WASHINGTON, Sept. 21, 2009 -- The leak of a secret assessment by the top military commander in Afghanistan laying out the need for more troops there has raised the question of whether President Obama is at odds with the Pentagon over the direction of the war.
The report by Gen. Stanley McChrystal says that more troops are urgently needed in Afghanistan to prevent "mission failure," while Obama has repeatedly said he will not rush into a decision on whether to increase the U.S. military presence there until after he conducts a review of his administration's strategy for the region.
A copy of McChrystal's 66-page assessment was obtained by the Washington Post and posted on its Web site today with some parts removed at the Pentagon's request for security reasons.
The assessment looked at the security situation in Afghanistan and a request for an increase in troops there was expected to come in a separate request.
It makes the case that the way to turn around the Taliban's momentum in Afghanistan is to pursue a classic counterinsurgency campaign that protects civilian populations.
Pursuing such strategy would require more troops than the 68,000 slated to be in Afghanistan by year's end. That number will already be double the number of troops in Afghanistan last year and was made possible by Obama's decision in February to deploy 21,000 additional troops to stabilize the security situation.
Obama told George Stephanopoulos on ABC's "This Week" that he agreed to send those additional troops even before the strategy review for Afghanistan and Pakistan was completed because he thought it was important to provide security for the upcoming Afghan elections.
In that same interview, he characterized the strategy in Afghanistan under the Bush administration as having developed into "mission creep where we're just there and we start taking on a whole bunch of different missions. I wanted to narrow it."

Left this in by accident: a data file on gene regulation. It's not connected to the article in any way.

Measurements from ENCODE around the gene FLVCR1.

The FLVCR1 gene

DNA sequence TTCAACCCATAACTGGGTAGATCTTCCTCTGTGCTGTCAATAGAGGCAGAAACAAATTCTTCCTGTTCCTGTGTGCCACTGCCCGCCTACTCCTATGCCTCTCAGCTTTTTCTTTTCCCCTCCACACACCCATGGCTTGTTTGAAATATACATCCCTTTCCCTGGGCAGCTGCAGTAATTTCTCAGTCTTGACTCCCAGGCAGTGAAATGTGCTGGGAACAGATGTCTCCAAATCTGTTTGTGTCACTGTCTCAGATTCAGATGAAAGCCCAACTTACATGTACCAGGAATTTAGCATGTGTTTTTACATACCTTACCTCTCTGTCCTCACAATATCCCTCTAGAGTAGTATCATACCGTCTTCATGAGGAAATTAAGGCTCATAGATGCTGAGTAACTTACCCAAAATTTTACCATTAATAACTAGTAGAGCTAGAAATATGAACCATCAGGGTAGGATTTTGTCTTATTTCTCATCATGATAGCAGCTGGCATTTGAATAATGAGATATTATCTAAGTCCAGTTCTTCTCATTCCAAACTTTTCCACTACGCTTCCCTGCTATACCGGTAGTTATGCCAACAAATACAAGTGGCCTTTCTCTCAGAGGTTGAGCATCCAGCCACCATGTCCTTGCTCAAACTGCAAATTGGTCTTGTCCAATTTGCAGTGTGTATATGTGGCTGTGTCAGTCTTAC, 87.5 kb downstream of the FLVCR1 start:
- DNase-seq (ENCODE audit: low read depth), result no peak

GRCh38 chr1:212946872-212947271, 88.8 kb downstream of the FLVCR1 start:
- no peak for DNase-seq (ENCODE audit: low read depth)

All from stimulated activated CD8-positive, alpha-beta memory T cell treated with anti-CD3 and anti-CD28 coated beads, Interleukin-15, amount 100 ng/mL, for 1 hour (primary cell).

Obama: Troop Increases in Afghanistan Await Strategy Review
When unveiled in March, the Obama administration's strategy outlined a regional approach to Afghanistan and Pakistan, the goal of which was "to disrupt, dismantle, and defeat al-Qaida" in those countries.
But six months later, Obama's comments in a series of network Sunday talk shows suggest that the regional strategy is under review and that any additional request for troops from McChrystal would have to await the conclusions of that review.
"I just want to make sure that everybody understands that you don't make decisions about resources before you have the strategy ready," he told ABC's "This Week".
McChrystal's 60-day assessment concluded that the security situation in Afghanistan has continued to deteriorate, despite the presence of those additional troops already ordered by Obama.
The assessment says more troops will be needed in order to pursue a successful counterinsurgency strategy in Afghanistan and that a failure to reverse "insurgent momentum" in the short term risks the possibility that "defeating the insurgency is no longer possible." He added, "Resources will not win this war, but under-resourcing could lose it."
In his ABC interview, Obama included himself among the "skeptical audience" that needs to be shown that "by sending young men and women into harm's way, we are defeating al Qaeda."
Obama has always characterized the fight in Afghanistan as a war of necessity and now that McChrystal has laid out the plan for how to win there, the president faces a crucial decision. Does he accept McChrystal's analysis that more troops are needed or does he change the mission in Afghanistan?
It can be argued that the current mission as laid out by the Obama administration can be carried out in different ways, but if the recommendation is more troops to employ a counterinsurgency operation, the administration faces a tough balancing act of fulfilling a commander's request while considering ebbing public support for the war.
Questions Arise Over Administration Strategy After Assessment Goes Public
Pentagon press secretary Geoff Morrell characterizes McChrystal's assessment as a "pre-decisional document" intended to provide the basis for the Obama national security team's discussions "about where we are now in Afghanistan and how to best to get to where we want to be."
Asked last week why the classified document had not been made public, Defense Secretary Robert Gates said, "The president deserves the right to absorb the assessment himself and have his questions ... answered before it's delivered" to a wider audience.
Now that the document is in the public record, the questions arise of how much longer will it take for the administration to decide whether more troops will be headed to Afghanistan and if the decision is not to send more troops, whether there might there be a new mission in Afghanistan.